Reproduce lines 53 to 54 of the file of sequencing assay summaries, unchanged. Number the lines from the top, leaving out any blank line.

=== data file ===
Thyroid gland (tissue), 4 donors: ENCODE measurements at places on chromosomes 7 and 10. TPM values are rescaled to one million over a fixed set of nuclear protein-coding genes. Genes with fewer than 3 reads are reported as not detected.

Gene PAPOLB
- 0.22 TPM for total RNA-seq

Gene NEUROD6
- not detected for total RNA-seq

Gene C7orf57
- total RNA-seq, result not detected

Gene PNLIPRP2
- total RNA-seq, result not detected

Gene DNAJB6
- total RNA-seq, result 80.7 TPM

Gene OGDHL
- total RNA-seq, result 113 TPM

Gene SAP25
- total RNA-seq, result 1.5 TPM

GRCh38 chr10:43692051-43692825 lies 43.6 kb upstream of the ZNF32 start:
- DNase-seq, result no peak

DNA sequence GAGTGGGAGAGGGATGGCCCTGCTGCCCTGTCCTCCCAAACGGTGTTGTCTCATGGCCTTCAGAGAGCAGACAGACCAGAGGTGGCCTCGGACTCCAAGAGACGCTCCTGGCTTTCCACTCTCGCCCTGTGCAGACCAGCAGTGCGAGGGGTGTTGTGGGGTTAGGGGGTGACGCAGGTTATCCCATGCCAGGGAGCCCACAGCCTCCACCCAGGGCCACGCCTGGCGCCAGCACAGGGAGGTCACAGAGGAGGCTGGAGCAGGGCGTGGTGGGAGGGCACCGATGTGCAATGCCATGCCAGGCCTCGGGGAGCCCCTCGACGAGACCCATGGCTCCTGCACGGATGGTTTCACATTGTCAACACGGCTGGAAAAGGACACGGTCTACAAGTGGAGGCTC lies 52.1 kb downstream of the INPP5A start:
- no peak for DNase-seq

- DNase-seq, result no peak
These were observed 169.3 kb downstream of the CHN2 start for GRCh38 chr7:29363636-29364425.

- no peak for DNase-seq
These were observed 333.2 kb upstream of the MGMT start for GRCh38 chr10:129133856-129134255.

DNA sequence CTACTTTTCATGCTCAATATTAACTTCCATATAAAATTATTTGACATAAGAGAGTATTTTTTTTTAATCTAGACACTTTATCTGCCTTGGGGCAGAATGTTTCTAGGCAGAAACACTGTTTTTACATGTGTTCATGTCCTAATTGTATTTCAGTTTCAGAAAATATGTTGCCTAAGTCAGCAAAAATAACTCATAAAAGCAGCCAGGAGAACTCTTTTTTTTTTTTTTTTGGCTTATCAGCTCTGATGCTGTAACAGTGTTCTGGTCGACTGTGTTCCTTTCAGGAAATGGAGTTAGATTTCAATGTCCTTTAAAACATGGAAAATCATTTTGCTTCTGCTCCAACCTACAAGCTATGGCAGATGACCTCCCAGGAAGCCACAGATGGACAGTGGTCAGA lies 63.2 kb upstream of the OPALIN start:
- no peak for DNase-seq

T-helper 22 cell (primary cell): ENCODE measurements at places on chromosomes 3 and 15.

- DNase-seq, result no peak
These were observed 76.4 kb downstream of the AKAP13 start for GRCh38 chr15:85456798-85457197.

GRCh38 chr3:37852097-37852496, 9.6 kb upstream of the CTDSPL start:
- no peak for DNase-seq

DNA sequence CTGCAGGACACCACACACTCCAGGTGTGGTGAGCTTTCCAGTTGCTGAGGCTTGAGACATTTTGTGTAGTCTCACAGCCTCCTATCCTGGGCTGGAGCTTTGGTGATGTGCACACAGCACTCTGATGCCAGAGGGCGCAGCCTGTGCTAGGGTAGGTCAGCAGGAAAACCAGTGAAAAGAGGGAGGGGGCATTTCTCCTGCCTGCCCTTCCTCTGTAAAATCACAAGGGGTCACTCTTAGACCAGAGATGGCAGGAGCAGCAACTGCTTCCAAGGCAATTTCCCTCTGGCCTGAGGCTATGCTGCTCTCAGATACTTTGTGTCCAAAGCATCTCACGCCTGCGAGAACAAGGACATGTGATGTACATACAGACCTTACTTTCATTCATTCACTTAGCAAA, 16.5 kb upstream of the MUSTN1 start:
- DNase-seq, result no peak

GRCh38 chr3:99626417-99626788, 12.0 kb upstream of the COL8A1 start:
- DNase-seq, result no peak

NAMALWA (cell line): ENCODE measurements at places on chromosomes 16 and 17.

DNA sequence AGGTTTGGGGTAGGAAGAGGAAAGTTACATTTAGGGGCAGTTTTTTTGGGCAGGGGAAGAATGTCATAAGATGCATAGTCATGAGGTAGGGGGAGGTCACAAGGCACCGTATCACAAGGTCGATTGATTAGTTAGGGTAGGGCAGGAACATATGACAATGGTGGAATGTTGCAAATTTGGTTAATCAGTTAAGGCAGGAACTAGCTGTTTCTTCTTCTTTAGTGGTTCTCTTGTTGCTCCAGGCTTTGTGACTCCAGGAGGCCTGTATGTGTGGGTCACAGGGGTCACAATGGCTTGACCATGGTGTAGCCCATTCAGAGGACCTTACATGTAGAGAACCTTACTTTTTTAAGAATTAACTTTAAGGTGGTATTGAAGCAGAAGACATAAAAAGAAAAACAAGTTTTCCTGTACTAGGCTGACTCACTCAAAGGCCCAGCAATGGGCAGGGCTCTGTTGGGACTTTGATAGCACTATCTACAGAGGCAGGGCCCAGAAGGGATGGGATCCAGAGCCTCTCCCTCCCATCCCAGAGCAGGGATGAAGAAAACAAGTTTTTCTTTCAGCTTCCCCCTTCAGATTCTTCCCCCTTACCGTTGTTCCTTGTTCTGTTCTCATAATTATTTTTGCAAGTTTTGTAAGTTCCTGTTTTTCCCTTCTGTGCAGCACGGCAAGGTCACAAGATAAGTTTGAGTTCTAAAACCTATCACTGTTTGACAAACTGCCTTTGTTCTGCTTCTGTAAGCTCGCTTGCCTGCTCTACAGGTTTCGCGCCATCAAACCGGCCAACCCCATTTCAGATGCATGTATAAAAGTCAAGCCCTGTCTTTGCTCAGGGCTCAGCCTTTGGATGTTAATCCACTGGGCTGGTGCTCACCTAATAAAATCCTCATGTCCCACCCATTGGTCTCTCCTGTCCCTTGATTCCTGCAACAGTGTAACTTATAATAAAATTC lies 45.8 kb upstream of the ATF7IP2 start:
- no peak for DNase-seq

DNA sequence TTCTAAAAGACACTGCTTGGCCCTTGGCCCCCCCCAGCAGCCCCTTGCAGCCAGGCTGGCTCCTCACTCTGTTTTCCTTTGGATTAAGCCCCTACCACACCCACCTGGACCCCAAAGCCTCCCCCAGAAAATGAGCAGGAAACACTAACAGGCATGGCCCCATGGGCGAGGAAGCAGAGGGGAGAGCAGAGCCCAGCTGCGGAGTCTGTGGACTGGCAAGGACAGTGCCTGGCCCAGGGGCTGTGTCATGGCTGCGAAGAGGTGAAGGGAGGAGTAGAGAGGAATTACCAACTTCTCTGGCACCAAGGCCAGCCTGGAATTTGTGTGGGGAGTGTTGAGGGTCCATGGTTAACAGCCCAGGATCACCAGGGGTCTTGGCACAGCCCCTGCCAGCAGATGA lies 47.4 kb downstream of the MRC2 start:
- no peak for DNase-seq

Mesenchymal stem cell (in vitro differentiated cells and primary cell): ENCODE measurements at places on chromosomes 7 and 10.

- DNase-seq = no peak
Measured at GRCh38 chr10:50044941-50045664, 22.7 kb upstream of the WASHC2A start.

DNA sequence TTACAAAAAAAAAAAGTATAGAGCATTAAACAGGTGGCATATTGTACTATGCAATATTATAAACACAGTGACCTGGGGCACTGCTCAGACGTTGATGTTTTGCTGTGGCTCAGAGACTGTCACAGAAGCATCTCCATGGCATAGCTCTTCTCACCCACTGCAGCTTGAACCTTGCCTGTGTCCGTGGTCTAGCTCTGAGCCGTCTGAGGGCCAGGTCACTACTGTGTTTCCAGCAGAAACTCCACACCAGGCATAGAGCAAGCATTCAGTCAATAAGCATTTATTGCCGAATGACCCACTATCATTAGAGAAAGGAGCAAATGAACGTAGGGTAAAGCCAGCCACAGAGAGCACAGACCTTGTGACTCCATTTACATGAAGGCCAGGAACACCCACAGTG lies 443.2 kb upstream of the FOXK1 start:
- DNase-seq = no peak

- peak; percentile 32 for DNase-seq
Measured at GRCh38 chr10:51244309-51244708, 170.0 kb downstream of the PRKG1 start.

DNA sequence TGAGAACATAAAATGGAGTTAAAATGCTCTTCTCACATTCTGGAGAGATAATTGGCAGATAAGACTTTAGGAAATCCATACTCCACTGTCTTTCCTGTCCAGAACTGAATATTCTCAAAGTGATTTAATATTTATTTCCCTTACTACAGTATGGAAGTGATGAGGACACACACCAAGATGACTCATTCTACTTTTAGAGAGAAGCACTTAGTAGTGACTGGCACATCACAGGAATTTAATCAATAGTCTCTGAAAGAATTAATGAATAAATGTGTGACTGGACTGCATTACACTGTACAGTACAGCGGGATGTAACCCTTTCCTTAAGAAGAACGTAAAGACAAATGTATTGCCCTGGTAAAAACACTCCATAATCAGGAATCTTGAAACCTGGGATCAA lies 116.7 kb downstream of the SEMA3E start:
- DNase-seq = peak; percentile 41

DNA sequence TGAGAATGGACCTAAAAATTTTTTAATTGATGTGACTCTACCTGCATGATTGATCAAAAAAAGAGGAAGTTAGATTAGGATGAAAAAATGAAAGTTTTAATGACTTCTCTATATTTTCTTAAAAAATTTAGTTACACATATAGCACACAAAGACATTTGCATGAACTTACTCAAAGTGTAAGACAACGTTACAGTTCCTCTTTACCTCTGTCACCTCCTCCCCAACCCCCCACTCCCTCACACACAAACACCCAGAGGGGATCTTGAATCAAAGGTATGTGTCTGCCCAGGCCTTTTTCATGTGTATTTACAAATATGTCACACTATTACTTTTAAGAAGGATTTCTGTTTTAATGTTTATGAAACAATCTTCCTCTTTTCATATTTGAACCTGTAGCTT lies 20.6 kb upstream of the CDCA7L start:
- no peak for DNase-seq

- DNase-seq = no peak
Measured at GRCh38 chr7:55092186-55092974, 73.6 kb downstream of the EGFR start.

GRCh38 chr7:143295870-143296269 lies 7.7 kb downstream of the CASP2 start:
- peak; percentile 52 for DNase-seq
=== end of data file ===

GRCh38 chr7:143295870-143296269 lies 7.7 kb downstream of the CASP2 start:
- peak; percentile 52 for DNase-seq